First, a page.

I'm using Git Bash on Windows
Have you ever thought? In my case, I wanted to use the command ** rev **, but I was in trouble because it wasn't implemented in Git Bash.
I didn't understand what kind of package or library ** rev ** was in in the first place because I couldn't understand what was difficult even if I looked it up on the net. .. .. (By the way, ** Chocolatey ** seems to be useful, but I gave up because I couldn't implement it well ...)
As a result of investigating while worrying about various things
I noticed that. Quote: No installation required! Use Linux commands on Windows
** busybox ** is like ** Git Bash's relatives (or rivals?) **, and like Git Bash, it's software for implementing Linux on Windows. I'll leave the details to the link below, but it's very easy to install!
So the conclusion I came to is
about it. And if you use the file after executing ** rev ** with Git Bash again, everything will be solved! The procedure is specifically introduced below!
If you have successfully "added system environment variables" ** [[Step 2](# -Go to the directory containing the data you want to rev on the command prompt)] ** (← You can jump with the link) Please proceed to.
If adding system environment variables doesn't work, If you just use it in time for the time being, there is no problem up to the previous step. In that case, let's work in the newly generated ** busybox ** in the PC now. In this case, proceed to ** [[Step 2'](# 2-Move the data you want to rev into the busybox folder you just created manually)] **.
Next, on the command prompt, use ** cd ** to change to the directory ** (folder) that contains the ** rev data </ font>.
To do this, first use the **
pwd ** command in Git Bash to identify the directory where the ** rev data </ font> is located **.
Once you know where it is, open a ** command prompt ** and ** cd to that directory **. Now you are ready to ** rev ** </ font>. [[Go to step ③](#-execute rev on the target file)]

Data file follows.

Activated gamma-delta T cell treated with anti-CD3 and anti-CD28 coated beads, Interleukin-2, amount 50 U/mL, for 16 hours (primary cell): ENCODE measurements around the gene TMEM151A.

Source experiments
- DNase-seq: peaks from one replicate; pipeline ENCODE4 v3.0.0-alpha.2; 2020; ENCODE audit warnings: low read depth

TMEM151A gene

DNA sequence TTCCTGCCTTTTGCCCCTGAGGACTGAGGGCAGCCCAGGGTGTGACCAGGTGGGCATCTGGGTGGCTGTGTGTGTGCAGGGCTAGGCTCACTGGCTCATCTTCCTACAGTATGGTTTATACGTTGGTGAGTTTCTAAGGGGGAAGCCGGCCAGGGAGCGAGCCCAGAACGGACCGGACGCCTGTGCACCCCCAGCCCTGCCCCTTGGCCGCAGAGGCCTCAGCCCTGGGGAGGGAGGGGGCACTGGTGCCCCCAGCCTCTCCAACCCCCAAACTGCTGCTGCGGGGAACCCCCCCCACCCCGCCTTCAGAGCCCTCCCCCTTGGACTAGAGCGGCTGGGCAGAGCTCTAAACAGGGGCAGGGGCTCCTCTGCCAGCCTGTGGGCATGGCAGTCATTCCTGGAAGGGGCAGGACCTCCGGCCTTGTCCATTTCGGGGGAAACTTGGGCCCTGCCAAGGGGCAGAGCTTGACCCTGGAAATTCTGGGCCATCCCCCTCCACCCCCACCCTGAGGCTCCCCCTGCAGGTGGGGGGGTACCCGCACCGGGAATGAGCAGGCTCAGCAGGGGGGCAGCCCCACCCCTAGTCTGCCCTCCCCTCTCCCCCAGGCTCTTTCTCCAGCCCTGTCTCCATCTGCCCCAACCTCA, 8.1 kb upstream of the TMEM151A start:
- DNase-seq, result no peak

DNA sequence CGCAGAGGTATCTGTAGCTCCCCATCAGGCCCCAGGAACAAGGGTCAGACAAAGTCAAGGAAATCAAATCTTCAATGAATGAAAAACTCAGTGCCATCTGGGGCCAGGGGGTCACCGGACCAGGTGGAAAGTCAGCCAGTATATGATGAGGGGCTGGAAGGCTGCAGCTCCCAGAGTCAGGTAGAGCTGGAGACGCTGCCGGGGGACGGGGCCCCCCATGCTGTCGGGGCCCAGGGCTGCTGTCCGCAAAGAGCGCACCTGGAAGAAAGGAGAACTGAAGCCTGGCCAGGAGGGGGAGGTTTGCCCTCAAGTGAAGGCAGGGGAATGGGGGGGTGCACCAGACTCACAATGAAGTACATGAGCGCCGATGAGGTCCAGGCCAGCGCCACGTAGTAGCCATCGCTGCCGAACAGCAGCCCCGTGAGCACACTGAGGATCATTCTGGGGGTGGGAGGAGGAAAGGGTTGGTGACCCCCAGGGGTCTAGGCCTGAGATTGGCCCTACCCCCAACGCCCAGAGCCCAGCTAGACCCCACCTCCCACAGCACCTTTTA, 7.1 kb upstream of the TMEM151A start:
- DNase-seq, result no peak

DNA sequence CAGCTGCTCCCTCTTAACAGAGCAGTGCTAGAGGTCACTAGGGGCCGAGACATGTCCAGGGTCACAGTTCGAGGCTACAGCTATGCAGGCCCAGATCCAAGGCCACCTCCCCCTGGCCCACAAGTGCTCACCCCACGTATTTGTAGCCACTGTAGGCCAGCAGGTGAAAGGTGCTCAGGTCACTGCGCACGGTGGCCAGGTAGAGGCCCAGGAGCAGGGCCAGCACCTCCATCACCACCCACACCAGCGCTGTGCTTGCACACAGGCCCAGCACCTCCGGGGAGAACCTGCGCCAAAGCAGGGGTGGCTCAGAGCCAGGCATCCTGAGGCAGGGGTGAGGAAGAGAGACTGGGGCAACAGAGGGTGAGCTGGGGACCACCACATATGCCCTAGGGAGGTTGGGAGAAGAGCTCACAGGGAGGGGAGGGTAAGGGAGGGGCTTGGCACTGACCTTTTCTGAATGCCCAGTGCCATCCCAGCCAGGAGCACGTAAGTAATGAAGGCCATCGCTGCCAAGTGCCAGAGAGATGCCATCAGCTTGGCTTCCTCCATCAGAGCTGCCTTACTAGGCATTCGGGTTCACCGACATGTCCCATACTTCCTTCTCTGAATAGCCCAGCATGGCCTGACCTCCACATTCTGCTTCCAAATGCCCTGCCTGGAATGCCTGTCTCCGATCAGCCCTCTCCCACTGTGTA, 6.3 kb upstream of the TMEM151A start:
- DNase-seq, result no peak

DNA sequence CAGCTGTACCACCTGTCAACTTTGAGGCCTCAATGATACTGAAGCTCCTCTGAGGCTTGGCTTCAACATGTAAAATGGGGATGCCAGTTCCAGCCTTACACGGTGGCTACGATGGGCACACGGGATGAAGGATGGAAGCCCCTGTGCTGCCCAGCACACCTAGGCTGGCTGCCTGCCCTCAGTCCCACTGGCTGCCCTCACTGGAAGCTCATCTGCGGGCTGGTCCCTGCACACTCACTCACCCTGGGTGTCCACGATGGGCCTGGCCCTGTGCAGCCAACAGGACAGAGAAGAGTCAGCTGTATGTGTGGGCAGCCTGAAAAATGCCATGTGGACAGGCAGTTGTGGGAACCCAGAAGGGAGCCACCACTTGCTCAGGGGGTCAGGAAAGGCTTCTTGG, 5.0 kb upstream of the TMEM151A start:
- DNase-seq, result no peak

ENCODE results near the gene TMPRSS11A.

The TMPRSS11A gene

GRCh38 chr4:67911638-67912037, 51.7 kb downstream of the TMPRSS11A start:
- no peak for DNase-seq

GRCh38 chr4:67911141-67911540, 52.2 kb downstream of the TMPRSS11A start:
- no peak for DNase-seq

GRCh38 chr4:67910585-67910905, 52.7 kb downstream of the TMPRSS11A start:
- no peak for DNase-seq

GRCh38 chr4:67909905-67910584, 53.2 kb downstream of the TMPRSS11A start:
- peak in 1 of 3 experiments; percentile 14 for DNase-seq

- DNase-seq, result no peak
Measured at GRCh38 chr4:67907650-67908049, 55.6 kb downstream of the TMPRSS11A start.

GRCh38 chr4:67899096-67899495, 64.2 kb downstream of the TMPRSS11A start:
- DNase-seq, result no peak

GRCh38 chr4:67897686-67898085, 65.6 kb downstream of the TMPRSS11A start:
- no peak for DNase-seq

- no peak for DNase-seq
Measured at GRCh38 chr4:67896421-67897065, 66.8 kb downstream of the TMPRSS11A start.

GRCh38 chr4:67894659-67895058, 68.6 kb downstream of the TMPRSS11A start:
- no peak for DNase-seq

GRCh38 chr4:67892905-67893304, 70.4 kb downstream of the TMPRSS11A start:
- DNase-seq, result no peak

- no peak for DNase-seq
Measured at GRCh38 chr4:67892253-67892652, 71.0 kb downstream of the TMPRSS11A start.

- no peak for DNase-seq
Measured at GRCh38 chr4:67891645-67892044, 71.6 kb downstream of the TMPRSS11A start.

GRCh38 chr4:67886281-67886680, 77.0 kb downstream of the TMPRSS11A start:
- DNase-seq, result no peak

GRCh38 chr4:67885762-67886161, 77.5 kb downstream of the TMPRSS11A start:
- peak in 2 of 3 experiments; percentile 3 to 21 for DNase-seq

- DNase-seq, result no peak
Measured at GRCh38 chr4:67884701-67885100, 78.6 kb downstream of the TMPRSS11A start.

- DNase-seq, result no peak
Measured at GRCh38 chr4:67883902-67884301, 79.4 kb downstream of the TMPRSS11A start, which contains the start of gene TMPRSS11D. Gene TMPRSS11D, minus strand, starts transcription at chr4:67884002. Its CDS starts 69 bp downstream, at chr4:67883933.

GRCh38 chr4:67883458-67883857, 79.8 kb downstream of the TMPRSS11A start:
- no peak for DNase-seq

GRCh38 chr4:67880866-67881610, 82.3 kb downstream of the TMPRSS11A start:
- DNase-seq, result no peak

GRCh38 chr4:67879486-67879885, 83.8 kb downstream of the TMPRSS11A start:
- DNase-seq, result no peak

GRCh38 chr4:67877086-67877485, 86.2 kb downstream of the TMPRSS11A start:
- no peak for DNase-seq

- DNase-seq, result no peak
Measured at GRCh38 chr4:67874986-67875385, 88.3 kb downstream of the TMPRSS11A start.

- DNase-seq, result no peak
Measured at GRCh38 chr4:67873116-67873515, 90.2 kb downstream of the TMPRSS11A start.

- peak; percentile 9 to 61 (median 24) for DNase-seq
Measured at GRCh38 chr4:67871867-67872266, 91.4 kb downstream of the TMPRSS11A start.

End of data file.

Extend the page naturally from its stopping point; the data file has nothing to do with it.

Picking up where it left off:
At this point, all you have to do is **
rev command </ font> **.
You should be able to confirm that Git Bash is doing well.
In the figure below, the text file ** want_to_rev.txt ** is
reved and output to ** run_rev.txt **. The above is the remedy. Thank you for your hard work![[For commands other than rev](For commands other than #rev)] [Conclusion]
If you did not succeed in ** adding system environment variables ** in step 1, proceed with this step.
This time, I would like to ** rev ** the contents of the text file ** want_to_rev.txt **. The contents of the file are as shown in the image.
To move a file, you first have to figure out where it is on your PC, so type
pwd on the Git Bash screen to find the location of the file.
In this case, ** / c / Users / microsoft / test_directory ** was output, so ** want_to_rev.txt in "** test_directory " folder in " microsoft " folder in " user " folder in " C: **" ** I found that there is a file.
Move this file into the (should) ** busybox ** folder that you already located in the previous step and you're ready to go. (Please move manually)
First, launch ** Command Prompt ** and use
cd busybox to move to the ** busybox ** folder.
If you execute
ls here, you can see that the data you want to ** rev ** (** want_to_rev.txt **) is in the ** busybox ** folder.
If you can confirm the existence of the file,
File name before rev> File name after rev
If so, ** rev ** files will be generated in the ** busybox ** folder.
rev want_to_rev.txt> run_rev.txt
You can see that a new ** run_rev.txt ** has been created in the ** busybox ** folder by running.
If you actually compare the files before and after ** rev ** on Git Bash, you should be able to confirm that ** rev ** is done properly.
The above is the workaround when there is no ** rev ** command. Thank you for your hard work!
Finally, I tried to find out how many commands other than ** rev ** can be solved by substituting ** busybox **.
The commands that can be used in busybox are
busybox, the commands that can be used in Git Bash are obtained with
ls / bin, and the commands that can not be used in Git Bash but can be used in ** busybox ** are listed.
Of the 153 types of commands that can be used with ** busybox **, ** 50 types of commands (excluding
busybox) correspond to them, so I will list them!
If you have any other commands that you are having trouble using, please refer to them!
(I haven't used any commands at all. Lol)
That is all for this article. How was that? This is a first aid measure for the time being, but I hope it helps.
If you find a simpler and more versatile method (such as how to implement chocolatey), I would like to introduce it again!